- Impax, Stada, Taro may be takeover targets for Mylan, Perrigo
- Mylan may also look for assets shed in Teva-Allergan deal
Mylan NV, bruised by its acrimonious and ultimately unsuccessful bid to buy Perrigo Co., is likely to find itself now competing with the drugmaker for other assets.
Both companies may look to buy Impax Laboratories Inc., a generic-drug maker from Hayward, California; Stada Arzneimittel AG, a German maker of off-patent medicines; or Taro Pharmaceutical Industries Ltd. of Israel, said Elizabeth Krutoholow, a Bloomberg Intelligence analyst in New York. All of them have over-the-counter products, making them attractive targets.
Mylan’s $26 billion hostile takeover bid for Perrigo was rebuffed by that company’s investors on Nov. 13, foiling its attempt to bolster its over-the-counter business. Like Pfizer Inc., which this week secured a deal with Allergan Plc after last year’s unsuccessful bid to buy AstraZeneca Plc, it may yet find a willing partner. But after public rebuttals from both Perrigo and Meda AB, the time isn’t right to seek shareholder support for another risky transaction.
“They don’t have a lot of confidence from investors right now,” Krutoholow said. “They can’t afford to lose on their next bid.”
Mylan and Stada declined to comment, while Impax and Taro didn’t return calls or e-mails.
Perrigo Chief Executive Officer Joseph Papa, having successfully rebuffed Mylan, said earlier this month that his firm will be looking at “consumer-facing” assets. Most of Perrigo’s sales come from that segment of the market, which includes cough and cold remedies, allergy medicine and other products that can be bought without a prescription.
Mylan, which had sought to add such over-the-counter products to its generics business by buying Perrigo, may look instead for assets left homeless in the aftermath of its rivals’ more successful deals.
Allergan’s proposed sale of its generic-drugs unit to Teva Pharmaceutical Industries Ltd. may yield such an opportunity for Mylan, according to Nexthera Capital’s Chief Investment Officer Ori Hershkovitz. That transaction will require the shedding of some assets to get past antitrust hurdles, he said. Mylan had rebuffed a $40.1 billion takeover offer from Teva earlier this year.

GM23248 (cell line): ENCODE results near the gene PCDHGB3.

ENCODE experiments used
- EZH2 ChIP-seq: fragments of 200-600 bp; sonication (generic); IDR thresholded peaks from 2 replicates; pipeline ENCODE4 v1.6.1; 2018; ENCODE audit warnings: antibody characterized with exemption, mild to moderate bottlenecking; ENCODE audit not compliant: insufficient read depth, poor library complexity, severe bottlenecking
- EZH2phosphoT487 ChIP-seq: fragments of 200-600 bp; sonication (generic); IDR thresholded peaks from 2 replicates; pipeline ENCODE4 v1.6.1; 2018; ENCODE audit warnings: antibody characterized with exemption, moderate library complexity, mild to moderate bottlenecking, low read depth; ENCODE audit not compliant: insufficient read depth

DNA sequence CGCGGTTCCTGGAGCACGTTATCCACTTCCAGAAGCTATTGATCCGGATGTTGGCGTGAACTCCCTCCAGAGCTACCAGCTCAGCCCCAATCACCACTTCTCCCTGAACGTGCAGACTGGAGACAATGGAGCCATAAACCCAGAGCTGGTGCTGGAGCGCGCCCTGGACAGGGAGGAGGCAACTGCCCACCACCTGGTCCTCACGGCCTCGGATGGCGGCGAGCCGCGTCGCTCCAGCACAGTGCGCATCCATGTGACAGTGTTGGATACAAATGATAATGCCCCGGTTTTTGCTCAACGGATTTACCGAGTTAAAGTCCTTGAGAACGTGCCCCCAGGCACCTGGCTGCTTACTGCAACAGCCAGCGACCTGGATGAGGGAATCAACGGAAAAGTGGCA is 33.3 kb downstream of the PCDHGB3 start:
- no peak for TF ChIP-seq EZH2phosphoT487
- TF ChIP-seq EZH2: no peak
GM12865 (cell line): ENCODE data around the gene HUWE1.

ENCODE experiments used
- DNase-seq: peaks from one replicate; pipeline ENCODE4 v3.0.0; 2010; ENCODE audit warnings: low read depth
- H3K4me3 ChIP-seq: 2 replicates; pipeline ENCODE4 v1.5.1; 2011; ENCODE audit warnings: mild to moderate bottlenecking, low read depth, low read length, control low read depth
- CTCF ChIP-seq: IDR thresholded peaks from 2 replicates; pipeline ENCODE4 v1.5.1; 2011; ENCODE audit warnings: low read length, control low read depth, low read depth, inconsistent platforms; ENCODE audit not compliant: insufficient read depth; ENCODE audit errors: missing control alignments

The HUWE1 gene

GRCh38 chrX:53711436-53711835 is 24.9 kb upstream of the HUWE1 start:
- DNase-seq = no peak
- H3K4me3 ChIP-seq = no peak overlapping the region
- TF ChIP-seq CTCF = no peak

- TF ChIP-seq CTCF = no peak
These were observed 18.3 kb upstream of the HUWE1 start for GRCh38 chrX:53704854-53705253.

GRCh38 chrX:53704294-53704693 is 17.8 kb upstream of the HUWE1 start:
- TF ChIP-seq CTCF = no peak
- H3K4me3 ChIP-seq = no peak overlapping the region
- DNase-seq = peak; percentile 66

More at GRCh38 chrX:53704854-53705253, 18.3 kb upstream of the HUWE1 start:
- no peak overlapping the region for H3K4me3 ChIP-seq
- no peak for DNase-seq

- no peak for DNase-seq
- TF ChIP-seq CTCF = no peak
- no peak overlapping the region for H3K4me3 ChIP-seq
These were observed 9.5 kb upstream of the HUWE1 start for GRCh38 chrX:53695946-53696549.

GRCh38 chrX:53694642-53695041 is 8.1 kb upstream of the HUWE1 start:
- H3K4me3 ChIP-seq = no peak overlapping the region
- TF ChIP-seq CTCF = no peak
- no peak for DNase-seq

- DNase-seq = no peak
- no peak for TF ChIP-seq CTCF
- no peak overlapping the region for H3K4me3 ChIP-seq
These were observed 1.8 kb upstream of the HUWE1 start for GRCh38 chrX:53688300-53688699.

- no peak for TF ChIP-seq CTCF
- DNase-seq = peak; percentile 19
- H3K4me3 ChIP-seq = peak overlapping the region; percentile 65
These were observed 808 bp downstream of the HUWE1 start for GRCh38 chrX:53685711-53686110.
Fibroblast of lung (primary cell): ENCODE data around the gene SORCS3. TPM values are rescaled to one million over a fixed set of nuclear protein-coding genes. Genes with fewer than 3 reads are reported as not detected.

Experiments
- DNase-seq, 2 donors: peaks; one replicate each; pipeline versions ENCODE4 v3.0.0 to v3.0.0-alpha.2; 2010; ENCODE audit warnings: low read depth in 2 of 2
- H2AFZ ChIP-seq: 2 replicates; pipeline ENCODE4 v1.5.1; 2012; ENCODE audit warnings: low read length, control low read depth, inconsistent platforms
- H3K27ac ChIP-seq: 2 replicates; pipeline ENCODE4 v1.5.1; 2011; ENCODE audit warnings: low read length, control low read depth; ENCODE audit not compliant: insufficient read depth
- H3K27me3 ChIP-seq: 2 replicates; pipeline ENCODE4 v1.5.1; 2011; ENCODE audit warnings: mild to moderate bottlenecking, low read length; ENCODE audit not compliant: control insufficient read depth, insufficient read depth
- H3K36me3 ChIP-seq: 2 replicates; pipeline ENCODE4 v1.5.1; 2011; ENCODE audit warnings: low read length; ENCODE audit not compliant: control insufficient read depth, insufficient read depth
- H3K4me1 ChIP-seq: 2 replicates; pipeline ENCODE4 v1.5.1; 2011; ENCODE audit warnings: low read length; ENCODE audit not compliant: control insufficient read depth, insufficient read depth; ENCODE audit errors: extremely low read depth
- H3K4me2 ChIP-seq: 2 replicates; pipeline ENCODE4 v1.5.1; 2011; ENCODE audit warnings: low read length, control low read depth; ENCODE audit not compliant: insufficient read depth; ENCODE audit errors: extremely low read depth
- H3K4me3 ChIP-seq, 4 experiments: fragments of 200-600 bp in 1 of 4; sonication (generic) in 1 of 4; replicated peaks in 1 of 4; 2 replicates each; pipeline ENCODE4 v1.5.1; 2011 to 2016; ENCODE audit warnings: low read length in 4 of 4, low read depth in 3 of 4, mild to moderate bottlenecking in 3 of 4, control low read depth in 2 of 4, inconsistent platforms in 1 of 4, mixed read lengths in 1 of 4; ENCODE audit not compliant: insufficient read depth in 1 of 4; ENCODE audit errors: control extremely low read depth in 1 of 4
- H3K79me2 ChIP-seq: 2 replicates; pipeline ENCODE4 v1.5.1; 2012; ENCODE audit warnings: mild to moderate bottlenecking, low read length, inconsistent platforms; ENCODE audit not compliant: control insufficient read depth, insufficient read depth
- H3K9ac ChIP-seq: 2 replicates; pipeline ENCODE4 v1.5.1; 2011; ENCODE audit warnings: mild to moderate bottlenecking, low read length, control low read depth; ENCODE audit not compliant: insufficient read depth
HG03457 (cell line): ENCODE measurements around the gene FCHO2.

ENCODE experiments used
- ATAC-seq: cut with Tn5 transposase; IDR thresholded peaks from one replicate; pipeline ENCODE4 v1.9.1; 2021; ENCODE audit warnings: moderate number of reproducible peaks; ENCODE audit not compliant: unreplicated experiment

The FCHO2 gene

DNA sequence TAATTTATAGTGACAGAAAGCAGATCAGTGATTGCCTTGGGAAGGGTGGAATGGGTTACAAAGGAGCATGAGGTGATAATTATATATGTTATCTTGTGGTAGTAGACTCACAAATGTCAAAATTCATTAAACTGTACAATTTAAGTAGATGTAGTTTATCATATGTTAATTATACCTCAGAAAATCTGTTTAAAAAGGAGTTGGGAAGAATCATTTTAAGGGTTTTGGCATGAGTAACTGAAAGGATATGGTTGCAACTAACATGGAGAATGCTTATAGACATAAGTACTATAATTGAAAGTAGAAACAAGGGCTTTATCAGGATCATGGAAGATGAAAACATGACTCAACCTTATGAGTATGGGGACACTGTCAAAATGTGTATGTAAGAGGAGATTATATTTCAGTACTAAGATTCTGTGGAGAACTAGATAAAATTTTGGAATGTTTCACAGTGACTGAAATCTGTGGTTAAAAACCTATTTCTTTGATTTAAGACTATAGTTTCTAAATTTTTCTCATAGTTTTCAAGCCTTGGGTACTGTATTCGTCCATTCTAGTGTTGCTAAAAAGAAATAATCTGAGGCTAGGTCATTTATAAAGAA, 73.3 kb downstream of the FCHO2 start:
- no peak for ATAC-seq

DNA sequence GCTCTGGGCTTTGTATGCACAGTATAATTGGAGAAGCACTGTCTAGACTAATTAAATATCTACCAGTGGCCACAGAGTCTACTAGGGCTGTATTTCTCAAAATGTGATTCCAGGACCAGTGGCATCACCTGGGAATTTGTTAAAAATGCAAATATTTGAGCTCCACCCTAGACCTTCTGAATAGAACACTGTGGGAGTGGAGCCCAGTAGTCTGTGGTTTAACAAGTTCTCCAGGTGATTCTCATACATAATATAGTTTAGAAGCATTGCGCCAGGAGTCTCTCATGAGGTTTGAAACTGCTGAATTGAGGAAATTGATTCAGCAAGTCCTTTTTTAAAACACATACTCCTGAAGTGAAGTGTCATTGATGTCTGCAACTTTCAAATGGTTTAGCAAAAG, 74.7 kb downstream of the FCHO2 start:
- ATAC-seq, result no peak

Perrigo spokesman Art Shannon declined to comment beyond Papa’s earlier statement. Teva declined to comment. Allergan didn’t reply to an e-mail.
‘What You Know’
“For Mylan, it’s stick to what you know,” Hershkovitz said by phone from New York. “That means specialty pharma assets and low-innovation products with a tilt toward generics.”
It could also mean Sanofi’s European generics business, which France’s largest drugmaker has signaled it may consider selling, according to Hershkovitz. Sanofi declined to comment on Tuesday.
The generic-drug maker, based in the Netherlands and run from Canonsburg, Pennsylvania, may borrow a page from Valeant Pharmaceuticals International Inc.’s playbook and go after low-hanging fruit, according to Krutoholow. After failing to buy Allergan last year, Valeant chose to go after smaller targets such as Salix Pharmaceuticals Ltd., a maker of medicines for gastrointestinal disorders.
Pfizer’s $160 billion deal with Allergan may also present an opportunity for Mylan down the road, said Ali Al-Bazergan, an analyst at Datamonitor Healthcare in London.
Pfizer’s Generics Unit
Pfizer could offload its generics business as part of an expected plan to split into two companies, with one focused on new drug development and the other on selling older medications, according to Al-Bazergan. Pfizer said on Monday that a decision on the split would come by the end of 2018, three years away.
In the near term, the competition between Perrigo and Mylan -- as well as the recent wave of consolidation -- means remaining assets are now scarcer for both companies, and will force them to offer bigger premiums, Al-Bazergan said.
“Mylan will have to up it, no matter what they do in the next round,” Krutoholow said.